7,92 marks on headstamps

I have the four cartridges in my collection, What do the marks on the headstamp mean?
Many thanks…paul.

On 12 o’clock is manufacturers code, on 3 code of used metal, on 6 batch numer, on 9 year of production.

S* - brass, 67% copper.

P - Polte, Werk Magdeburg
P163 - Metallwarenfabrik Treuenbritzen G.m.b.H., Werk Selterhof
P186 - Metallwerk Wolfenbüttel G.m.b.H., Halchterstr. 2l

I was thinking that the OP meant the colored stripe markings.

Morning guys, it was late at night when I uploaded … yes it’s the stripe mark,

It has nothing to do with a factory marking, these are made individual.
The cartridges are all SmK loaded (hard core) and must have a red annulus.

They normally look like these.

@anemon, S* means 72% copper.


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Dutch Thank you, They all do have S.m.K.H. bullets.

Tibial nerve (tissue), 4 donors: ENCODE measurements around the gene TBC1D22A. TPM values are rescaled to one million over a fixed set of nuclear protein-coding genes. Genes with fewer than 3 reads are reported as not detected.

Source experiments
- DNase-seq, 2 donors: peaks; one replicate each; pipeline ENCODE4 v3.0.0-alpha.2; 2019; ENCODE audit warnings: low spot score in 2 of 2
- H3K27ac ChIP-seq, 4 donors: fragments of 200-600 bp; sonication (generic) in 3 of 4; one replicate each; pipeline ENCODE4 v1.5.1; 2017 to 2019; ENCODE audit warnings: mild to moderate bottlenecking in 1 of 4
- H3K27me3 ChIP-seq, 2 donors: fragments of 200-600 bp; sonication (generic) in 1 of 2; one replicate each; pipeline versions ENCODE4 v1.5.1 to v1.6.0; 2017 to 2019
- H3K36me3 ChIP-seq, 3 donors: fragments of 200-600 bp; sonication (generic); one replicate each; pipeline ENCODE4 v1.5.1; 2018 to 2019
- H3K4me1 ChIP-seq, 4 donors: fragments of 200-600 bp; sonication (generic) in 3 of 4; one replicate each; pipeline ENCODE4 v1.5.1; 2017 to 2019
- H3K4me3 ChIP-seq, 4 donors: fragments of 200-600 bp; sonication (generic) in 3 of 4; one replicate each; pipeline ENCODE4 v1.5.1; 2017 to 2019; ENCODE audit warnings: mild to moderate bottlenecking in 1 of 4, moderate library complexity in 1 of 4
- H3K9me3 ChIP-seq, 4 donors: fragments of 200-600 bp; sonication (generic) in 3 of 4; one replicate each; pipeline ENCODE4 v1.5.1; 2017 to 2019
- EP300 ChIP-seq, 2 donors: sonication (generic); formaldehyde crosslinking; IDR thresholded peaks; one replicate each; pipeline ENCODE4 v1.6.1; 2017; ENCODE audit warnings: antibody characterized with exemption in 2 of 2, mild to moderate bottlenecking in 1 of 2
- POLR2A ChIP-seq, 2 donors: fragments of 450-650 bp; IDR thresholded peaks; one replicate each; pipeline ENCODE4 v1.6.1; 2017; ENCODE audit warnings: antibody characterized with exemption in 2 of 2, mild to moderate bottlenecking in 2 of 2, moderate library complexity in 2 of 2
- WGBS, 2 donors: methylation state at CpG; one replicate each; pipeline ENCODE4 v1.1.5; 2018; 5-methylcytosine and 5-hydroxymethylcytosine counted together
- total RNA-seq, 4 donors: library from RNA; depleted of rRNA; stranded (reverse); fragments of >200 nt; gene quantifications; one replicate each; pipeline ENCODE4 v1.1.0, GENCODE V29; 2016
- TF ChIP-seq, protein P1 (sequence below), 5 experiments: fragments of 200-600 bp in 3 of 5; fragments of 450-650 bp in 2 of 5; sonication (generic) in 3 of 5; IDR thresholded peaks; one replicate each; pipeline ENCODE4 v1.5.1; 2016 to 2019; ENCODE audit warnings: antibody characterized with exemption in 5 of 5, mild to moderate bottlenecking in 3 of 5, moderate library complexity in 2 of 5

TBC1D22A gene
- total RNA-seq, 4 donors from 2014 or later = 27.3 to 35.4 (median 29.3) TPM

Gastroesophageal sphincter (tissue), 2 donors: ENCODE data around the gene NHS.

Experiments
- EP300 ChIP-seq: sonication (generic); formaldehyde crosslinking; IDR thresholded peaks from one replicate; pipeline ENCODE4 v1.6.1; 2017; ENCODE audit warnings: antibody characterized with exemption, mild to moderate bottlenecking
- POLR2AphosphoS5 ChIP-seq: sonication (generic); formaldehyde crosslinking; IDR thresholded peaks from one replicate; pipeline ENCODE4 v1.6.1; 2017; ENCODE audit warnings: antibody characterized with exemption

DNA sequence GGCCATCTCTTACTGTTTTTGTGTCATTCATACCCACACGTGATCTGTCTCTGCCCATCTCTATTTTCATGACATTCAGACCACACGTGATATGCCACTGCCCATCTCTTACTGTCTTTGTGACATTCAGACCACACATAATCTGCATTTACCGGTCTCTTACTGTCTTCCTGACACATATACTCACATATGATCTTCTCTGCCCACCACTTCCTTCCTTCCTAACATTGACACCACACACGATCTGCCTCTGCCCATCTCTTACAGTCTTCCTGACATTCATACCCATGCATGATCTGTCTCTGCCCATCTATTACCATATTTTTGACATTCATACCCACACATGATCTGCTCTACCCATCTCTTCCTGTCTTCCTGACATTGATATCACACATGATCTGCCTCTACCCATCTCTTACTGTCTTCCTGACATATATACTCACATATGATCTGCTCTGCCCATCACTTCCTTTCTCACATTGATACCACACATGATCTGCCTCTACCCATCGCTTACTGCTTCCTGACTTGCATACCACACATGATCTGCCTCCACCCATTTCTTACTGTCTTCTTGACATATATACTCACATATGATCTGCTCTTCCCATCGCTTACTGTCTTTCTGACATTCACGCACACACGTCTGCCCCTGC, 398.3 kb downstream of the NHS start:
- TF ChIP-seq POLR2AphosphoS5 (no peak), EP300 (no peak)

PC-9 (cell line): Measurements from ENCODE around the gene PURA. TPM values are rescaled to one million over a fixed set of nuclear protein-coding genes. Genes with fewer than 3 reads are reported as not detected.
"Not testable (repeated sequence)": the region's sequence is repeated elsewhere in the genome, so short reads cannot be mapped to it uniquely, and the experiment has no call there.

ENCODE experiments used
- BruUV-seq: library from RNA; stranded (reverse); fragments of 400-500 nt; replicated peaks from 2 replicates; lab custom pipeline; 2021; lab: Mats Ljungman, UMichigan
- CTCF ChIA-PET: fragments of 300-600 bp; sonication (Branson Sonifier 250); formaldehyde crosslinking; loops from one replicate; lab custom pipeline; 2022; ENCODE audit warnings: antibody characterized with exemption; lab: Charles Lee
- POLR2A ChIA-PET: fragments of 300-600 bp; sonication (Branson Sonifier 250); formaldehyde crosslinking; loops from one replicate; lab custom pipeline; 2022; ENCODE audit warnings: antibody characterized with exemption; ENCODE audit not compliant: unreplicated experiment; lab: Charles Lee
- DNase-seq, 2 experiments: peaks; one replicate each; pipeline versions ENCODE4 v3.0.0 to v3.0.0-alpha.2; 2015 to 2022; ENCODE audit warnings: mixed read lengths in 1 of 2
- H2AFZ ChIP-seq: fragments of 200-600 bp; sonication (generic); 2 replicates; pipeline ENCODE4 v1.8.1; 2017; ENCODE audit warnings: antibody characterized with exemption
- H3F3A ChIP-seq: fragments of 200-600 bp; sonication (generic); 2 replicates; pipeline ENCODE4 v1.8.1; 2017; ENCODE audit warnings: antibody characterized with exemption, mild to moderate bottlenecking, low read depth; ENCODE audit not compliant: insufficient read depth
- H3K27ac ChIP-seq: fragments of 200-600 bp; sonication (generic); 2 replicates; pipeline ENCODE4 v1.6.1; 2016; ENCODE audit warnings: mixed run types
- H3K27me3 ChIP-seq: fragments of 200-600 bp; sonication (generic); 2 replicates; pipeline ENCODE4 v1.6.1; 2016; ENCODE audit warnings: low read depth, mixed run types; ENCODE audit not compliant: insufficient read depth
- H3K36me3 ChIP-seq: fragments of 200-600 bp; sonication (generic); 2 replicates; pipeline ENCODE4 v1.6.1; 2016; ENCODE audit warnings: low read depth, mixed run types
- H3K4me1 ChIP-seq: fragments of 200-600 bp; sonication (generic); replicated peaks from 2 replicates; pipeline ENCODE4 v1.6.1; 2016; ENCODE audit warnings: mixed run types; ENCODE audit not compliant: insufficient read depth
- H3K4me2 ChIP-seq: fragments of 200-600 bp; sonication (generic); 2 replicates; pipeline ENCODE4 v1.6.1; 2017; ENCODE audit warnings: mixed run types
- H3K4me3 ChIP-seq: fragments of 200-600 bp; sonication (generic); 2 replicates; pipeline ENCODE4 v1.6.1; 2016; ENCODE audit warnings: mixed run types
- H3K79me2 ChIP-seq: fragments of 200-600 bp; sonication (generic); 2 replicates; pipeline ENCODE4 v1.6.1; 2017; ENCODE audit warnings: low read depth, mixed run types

P163 S* 1 35 wt= 178.2gr
P S* 150 34 wt= 178.1gr
P186 S* 7 35 wt= 177.6gr
P S* 17 28 wt= 177.2gr
so there is no meaning to the stripe…paul.

Not SmK-H. This round have a tungsten core

Only SmK, a hardened steel core

Stripe has no meaning

Thanks Dutch… Jim told me of my mistake they are indeed SmK rounds. What is the wt of an SmKH bullet?

Made a correction.

Unfortunately I am not so familiar with the weight of a bullet.

A loaded cartridge is over 410 grains


Dutch… I was looking for the weight of a SmKH bullet.

Dutch understood you, but did not have the bullet weight available.
Nominal SmKH bullet weight is 12.6 g (194 gr), of which the tungsten carbide core is nominally 8.25 g (127 gr). At the time, it was not possible to produce the cores with close weight tolerances. So expect tolerances of 0.1 g (1.5 gr) or more.
The cores were sorted into weight classes before loading.